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Infant & Mother

Immediate Problems for Infant & Mother

When an infant is suffering due to a tongue tie, the infant will have difficulty latching, this results in difficulties for both the infant and the mother:



Unable to develop/sustain a suction

Difficulty or inability to breastfeed

Unable to stay on breast;gradual sliding off breast

Painful compression of nipples

Crying with tongue flat in mouth

Cracked/bleeding nipples

Compromised maternal milk supply

Mastitis, engorgement, thrush

Extended nursing episodes

Plugged ducts

Falling asleep on the breast

Untimely weaning

Slow weight gain/weight loss

Low milk supply

Shallow latch

White stripe at end of nipple

Gas or reflux

"Lipstick nipple" when baby unlatches

Dribbling milk



Irritability or colic

Chews or bites on nipple

Sucking blister on top lip

Fussy/arches away from breast

Breast refusal (if aspiration occurs!)

Unable to deal with fast milk ejection

Ineffective milk transfer

High palate

Spilling milk during feed

Coughing, choking, or gulping when feeding

Jaw quivering after or between feeds

Frustration, disappointment with breastfeeding

"Lipstick nipple" when baby unlatches

Recurring thrush

Frustration, disappointment with breastfeeding

Untimely weaning




Today, the best treatment for resolving the issue of tongue-tie is the laser. Our office prides itself on being one of very few that uses the laser (ER: YAG). It has been found that the parents preferred method to revise the tongue-tie, is with the laser. The laser allows the procedure to be quick and easy, with little to no bleeding. Also, infants do not need anesthesia either! Prior to the introduction of laser, knives and scissors were used, causing more bleeding and pain, and required sutures to finish the procedure. That day and age is now behind us, with laser technology we can take care of your infant as quickly and painlessly as possible with a much quicker recovery time, and with no anesthesia or sutures required, as is usually needed if using knives or scissors.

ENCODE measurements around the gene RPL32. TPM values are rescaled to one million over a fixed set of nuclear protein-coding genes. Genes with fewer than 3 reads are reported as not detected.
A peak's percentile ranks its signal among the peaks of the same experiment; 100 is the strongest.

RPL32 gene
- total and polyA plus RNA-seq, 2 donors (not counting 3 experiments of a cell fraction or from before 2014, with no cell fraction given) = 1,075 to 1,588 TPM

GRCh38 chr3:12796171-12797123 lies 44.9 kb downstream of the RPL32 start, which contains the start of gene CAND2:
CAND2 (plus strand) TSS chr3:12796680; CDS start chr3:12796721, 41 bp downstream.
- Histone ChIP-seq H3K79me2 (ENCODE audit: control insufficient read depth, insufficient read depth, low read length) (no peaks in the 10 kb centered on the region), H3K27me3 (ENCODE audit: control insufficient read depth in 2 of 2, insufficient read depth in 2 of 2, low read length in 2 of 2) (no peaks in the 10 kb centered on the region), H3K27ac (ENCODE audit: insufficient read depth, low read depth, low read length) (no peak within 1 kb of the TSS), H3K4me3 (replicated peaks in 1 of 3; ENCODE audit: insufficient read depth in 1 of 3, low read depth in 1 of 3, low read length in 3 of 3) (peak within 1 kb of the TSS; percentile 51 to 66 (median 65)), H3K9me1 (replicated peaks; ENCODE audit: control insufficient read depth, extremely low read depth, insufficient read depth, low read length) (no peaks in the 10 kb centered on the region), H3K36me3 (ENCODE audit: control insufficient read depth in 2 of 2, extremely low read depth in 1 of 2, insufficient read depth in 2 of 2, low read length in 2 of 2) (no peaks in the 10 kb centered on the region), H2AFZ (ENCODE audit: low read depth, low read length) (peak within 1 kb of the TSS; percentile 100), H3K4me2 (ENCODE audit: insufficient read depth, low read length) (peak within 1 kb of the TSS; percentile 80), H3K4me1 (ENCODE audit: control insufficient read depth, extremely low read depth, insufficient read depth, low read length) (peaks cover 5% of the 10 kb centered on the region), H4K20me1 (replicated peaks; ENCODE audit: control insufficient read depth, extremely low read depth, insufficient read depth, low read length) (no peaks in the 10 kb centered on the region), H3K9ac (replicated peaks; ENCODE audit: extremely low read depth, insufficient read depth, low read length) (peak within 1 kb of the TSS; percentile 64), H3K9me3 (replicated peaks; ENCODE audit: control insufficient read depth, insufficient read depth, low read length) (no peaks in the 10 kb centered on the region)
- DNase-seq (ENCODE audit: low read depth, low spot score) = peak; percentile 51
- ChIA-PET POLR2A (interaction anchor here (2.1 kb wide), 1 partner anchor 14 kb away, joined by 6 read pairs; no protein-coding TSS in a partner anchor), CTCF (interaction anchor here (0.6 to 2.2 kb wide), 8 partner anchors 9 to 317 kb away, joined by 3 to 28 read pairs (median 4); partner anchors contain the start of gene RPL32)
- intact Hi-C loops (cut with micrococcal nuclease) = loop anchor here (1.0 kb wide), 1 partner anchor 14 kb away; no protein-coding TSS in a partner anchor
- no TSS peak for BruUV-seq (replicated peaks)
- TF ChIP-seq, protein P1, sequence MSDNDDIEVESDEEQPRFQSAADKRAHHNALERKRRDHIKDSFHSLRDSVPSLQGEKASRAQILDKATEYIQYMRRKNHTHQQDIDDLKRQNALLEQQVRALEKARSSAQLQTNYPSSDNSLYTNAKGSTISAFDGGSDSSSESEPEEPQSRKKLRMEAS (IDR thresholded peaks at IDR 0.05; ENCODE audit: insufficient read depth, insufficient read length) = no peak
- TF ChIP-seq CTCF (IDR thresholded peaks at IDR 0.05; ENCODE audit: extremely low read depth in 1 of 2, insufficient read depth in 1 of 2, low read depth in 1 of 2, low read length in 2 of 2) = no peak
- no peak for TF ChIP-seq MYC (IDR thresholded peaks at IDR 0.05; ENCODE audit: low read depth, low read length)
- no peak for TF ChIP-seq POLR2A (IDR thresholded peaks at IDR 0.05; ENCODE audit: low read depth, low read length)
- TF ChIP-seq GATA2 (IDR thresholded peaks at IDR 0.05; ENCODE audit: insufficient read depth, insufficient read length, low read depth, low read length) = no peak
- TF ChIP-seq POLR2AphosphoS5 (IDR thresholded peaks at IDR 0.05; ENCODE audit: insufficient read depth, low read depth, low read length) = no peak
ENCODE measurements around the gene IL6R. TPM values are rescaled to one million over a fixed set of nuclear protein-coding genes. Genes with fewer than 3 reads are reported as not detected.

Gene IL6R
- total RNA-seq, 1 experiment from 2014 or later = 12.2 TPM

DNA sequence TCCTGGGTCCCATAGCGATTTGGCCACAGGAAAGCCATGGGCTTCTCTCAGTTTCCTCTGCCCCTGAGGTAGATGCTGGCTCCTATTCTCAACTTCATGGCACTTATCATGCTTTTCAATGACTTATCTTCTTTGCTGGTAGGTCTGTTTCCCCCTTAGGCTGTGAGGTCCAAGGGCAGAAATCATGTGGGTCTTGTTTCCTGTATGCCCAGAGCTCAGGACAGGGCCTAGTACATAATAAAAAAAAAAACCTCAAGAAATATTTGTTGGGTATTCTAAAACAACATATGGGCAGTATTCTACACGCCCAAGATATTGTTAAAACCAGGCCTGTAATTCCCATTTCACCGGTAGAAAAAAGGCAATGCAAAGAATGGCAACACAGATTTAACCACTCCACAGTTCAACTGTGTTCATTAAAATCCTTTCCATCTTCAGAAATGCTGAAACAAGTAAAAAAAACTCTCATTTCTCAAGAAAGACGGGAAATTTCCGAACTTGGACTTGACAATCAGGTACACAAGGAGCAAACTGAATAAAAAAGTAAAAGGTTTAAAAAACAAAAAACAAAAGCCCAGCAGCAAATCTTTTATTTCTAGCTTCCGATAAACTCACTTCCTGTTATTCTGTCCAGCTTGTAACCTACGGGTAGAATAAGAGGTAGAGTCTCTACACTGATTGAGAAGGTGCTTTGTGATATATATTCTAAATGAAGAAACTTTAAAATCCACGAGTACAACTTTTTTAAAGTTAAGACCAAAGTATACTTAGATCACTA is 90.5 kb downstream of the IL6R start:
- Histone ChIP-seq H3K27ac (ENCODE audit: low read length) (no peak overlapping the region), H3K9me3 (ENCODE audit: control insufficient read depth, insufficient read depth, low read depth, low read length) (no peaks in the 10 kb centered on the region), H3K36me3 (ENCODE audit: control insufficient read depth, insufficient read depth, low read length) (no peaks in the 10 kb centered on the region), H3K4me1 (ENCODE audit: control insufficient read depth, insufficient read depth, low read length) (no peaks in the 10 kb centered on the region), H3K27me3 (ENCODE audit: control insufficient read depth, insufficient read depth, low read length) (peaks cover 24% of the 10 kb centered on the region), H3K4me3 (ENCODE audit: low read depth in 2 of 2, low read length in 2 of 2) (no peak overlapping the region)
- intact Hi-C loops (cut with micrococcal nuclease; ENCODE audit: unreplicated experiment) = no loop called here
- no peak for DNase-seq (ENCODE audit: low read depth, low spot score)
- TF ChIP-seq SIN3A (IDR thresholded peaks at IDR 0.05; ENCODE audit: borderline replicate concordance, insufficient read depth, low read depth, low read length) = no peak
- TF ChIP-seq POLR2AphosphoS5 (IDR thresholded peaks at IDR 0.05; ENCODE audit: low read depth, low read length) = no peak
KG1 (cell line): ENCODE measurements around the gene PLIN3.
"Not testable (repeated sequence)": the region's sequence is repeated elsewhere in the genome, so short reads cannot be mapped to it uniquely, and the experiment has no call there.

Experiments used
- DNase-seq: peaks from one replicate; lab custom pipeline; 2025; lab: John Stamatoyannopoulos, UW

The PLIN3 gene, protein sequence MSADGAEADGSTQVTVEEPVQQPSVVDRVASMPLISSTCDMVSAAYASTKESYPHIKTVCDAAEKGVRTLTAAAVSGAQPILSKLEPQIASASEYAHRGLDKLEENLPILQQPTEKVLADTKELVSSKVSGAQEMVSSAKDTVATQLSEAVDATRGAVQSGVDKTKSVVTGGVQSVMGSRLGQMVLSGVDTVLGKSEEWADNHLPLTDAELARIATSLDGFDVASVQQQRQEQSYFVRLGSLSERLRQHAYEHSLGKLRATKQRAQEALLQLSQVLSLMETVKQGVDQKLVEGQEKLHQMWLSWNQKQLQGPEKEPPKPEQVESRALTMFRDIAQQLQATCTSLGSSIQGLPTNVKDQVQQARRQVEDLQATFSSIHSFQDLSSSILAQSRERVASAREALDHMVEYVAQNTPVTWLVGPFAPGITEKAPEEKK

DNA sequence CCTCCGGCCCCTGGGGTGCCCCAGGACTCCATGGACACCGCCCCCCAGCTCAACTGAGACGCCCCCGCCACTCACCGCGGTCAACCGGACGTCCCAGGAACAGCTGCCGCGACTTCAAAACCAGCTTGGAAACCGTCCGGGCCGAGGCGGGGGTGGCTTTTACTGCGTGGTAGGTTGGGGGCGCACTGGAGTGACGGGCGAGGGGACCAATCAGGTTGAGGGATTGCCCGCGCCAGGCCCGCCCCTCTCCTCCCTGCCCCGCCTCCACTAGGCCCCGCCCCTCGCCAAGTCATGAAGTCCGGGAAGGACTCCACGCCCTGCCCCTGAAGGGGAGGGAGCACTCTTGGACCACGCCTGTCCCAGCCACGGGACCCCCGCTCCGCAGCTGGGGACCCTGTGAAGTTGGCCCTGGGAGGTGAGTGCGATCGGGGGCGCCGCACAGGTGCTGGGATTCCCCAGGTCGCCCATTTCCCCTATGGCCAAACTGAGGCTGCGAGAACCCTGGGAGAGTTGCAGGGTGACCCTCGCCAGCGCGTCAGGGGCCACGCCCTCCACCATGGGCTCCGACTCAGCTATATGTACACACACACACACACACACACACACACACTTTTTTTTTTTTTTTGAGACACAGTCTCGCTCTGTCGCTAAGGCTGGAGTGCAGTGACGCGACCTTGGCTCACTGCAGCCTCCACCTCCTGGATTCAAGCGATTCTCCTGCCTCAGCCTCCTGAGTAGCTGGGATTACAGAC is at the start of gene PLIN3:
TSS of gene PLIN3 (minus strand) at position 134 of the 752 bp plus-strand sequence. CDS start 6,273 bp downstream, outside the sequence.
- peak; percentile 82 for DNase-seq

Post Procedure 

After a frenotomy, a tongue-tie procedure, it is important for an infant to relearn how to breastfeed properly. Some of the ways to do this is by shaping the breast and holding the teat in the baby’s mouth during the breastfeed. This could take a few days, depending on how much relearning the baby needs. Also, being proactive is an excellent way to ensure accurate positioning and latch so that the baby learns correctly. Finally it is recommended, although not required, the infant is without nourishment for at least 90 minutes before the surgery. As soon as the surgery is completed, the mother can then nurse the infant, and it is more likely the infant will go to the breast quickly.



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